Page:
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My co-op just implemented a "one time assessment to offset real estate taxes" of 3.25/share.
When I asked about it, the management agent said "the assessment is against an abatement (credit) offered by the Dept of Finance. Generally speaking it is a credit that the City of New York sends to the Coop which is normally assessed against to keep increases low."
Is this typical? can anyone chew it down for me a bit more?
Does it come out to 17.5% of your taxes?
If so it it is that tax abatement program who's name or term I can't remember that is offered to most condo and co-op buildings that don't have other abatements (421,etc).
I vaguely recall some light talk about it might not be renewed but I think that went away.
MAybe this your co-op building up a reserve in case it's rejected but I dont think so.
Or...maybe someone F'ed up and didnt send the paperwork in on time or properly that led to disqualification this year.....just guessing with what I have to go on.
yes it is common. It is a good accounting to increase the coop reserves and at the same time increase your cost basis for future gains (assuming there will be some). we do the same at our coop.
If I correctly understand what you are asking, taxes are about 40% of maintenance, maintenance is about 7200/year, which makes this assessment of about 700 dollars = 3.8% of the total yearly taxes.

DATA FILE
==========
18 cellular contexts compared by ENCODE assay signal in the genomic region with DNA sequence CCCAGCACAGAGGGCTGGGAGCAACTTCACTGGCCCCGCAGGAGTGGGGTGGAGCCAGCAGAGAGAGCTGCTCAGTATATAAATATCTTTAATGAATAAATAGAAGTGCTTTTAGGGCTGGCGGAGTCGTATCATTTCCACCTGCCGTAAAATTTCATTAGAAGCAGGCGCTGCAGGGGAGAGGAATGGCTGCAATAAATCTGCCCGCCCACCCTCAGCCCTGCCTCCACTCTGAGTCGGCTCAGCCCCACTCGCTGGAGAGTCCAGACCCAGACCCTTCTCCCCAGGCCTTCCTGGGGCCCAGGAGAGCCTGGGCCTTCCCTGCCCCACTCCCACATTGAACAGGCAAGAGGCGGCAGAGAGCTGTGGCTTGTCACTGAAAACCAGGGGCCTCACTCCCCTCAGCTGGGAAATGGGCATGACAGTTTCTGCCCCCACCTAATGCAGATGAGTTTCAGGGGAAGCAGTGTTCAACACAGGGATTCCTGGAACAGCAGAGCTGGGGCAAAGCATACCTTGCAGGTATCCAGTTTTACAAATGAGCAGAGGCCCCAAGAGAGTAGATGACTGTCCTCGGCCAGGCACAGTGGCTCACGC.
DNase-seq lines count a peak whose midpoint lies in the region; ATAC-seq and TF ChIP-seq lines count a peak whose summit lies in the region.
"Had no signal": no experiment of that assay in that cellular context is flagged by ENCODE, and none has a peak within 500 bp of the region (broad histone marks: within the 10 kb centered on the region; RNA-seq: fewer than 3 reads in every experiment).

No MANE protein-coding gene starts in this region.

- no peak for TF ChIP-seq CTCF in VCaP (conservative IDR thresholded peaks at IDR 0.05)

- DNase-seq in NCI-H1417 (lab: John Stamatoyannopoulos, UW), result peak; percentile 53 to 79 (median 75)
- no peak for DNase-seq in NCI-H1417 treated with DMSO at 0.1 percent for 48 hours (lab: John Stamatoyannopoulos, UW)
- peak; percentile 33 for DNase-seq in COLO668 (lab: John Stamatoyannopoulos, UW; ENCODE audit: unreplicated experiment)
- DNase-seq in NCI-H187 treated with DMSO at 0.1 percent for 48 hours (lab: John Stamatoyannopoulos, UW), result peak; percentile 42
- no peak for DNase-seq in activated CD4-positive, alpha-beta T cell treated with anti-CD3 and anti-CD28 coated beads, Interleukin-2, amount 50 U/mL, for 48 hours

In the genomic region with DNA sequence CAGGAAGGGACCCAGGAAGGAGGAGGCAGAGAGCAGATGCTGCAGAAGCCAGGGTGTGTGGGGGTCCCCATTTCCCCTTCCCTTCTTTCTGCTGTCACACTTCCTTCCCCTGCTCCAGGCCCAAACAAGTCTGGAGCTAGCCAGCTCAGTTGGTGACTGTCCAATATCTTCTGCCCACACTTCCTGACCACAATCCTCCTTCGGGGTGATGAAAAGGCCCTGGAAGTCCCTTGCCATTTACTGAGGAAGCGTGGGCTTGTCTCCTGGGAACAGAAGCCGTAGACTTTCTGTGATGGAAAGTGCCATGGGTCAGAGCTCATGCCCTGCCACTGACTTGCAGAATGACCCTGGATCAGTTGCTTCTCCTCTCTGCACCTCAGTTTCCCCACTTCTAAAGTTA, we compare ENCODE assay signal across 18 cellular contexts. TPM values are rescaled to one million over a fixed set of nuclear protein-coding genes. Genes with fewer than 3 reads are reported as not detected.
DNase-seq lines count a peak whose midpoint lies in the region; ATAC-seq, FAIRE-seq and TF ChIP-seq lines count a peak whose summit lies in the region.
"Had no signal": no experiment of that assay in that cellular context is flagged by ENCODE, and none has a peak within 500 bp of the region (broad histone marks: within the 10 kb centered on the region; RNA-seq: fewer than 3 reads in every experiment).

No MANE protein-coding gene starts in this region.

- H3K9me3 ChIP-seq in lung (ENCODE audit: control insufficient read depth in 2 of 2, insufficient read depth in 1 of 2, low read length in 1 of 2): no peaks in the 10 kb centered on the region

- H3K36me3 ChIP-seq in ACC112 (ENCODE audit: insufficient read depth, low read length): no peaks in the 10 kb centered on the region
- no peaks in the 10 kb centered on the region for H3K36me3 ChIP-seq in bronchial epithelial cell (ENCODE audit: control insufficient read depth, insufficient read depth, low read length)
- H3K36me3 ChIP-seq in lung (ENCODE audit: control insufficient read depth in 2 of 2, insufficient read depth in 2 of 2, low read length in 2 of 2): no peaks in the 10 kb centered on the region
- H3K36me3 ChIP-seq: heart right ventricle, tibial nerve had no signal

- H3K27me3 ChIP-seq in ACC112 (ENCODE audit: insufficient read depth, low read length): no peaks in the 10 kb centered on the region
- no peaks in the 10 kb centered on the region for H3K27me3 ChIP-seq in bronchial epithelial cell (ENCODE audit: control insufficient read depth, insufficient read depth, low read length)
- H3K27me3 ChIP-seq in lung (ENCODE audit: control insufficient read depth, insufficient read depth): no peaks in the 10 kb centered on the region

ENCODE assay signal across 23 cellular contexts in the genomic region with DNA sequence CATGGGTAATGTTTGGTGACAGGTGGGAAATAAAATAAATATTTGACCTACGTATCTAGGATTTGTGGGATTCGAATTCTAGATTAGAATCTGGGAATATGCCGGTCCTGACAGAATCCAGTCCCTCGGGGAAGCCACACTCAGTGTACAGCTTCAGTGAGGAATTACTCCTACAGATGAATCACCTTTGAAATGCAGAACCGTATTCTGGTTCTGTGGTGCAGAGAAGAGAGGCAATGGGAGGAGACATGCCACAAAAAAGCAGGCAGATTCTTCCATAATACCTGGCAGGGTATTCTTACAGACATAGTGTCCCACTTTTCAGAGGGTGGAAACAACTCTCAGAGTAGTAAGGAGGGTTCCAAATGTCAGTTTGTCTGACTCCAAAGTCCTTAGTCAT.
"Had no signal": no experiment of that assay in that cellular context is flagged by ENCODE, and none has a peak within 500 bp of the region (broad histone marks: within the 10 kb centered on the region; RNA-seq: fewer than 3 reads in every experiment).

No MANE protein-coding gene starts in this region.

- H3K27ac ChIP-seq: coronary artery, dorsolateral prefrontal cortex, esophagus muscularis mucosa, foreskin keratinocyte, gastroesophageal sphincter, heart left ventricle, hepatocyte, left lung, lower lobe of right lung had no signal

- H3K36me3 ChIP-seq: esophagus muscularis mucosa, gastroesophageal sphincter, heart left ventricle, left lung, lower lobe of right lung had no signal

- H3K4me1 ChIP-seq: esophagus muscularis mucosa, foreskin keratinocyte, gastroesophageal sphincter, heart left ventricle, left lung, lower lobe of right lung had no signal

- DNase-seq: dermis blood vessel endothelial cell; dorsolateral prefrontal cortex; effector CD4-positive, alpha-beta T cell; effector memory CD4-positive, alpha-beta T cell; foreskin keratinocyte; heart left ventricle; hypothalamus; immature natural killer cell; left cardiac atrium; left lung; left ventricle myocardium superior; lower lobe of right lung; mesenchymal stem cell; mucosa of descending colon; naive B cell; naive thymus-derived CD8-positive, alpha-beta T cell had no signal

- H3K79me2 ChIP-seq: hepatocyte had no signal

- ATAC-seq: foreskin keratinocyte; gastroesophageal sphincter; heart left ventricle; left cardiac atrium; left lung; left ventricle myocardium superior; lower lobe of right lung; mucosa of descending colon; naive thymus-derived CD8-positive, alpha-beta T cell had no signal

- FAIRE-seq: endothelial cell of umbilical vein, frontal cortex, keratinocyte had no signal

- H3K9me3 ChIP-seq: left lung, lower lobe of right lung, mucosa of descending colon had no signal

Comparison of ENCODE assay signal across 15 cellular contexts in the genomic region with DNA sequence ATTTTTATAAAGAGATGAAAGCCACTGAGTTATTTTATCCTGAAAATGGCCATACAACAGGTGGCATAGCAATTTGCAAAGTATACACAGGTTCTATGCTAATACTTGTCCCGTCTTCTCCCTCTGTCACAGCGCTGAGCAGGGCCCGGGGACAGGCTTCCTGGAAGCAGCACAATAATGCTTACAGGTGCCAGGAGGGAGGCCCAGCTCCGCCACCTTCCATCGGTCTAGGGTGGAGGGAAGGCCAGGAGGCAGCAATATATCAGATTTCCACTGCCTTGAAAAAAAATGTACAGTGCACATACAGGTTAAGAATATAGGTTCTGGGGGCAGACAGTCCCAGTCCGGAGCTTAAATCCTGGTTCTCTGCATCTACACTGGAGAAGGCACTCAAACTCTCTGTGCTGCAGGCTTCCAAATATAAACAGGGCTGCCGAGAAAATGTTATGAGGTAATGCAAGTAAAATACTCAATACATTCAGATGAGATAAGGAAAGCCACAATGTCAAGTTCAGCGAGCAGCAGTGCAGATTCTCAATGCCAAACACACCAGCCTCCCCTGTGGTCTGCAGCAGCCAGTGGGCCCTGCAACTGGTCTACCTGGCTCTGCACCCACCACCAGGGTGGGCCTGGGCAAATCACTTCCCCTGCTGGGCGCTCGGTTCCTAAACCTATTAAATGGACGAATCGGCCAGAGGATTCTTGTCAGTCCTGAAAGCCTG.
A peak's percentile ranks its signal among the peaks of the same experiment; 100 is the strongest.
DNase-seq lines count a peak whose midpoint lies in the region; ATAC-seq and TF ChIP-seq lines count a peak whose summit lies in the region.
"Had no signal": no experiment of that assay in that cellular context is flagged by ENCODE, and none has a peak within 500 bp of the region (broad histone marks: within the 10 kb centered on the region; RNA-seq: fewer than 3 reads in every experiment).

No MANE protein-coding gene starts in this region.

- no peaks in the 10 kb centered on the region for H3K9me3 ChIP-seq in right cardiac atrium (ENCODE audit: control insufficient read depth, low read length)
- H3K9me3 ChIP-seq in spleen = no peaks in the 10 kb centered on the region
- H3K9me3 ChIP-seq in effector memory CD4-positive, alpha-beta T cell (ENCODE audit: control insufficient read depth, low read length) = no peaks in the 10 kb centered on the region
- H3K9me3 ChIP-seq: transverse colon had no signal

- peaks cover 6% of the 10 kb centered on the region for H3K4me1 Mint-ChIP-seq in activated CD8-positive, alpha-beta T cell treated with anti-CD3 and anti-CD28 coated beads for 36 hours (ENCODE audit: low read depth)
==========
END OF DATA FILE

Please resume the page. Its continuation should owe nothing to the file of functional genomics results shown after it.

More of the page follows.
I am still unsure what this is for, sorry not an expert, any other ideas?
STAR program? Most coops will do this.
Completely common. In my view painless and prudent. The shareholder never feels the loss since they never really "held" the refund money. The coop scooped it up before it got to the shareholder. And as noted above, because it is a special assessment, the owner can add all such assessments to her cost basis when selling the unit and thus claim reduced capital gains. The coop obviously benefits because the reserve fund or operating budget get the windfall. I believe the better practice is to devote the money to the reserve fund versus the operating budget. That way, if the rebate program stops, there is no impact on building expenses and maintenance doesn't suddenly have to increase to make up the shortfall. In other words, the building should pay its expenses from a reliable, steady income source and not temporary programs. The reserve fund to cover rainy day expenses (which all buildings have sooner or later) is the better place to sock away the assessed rebate money.
And yes, this is the STAR rebate program ("School Tax Relief Program").
These property tax abatements used to be applied to the co-op who used them to build reserves. Now, they are applied directly to the shareholder's accounts, so the co-op assesses the shareholders the amount that they used to receive. For the shareholder, it's a zero-sum game - you receive a credit that you pay back to the corporation in the form of an assessment.
The current property tax abatement is set to expire next month, however, it is supposed to be extended for another 4 years.
Yes that's it, the STAR rebate.
And I misread OP's statement and thought management was billing everyone the 3.25 "additional."
So disregard >Or...maybe someone F'ed up and didnt send the paperwork in on time or properly that led to disqualification this year.....just guessing with what I have to go on
This is a relatively new learned tactic.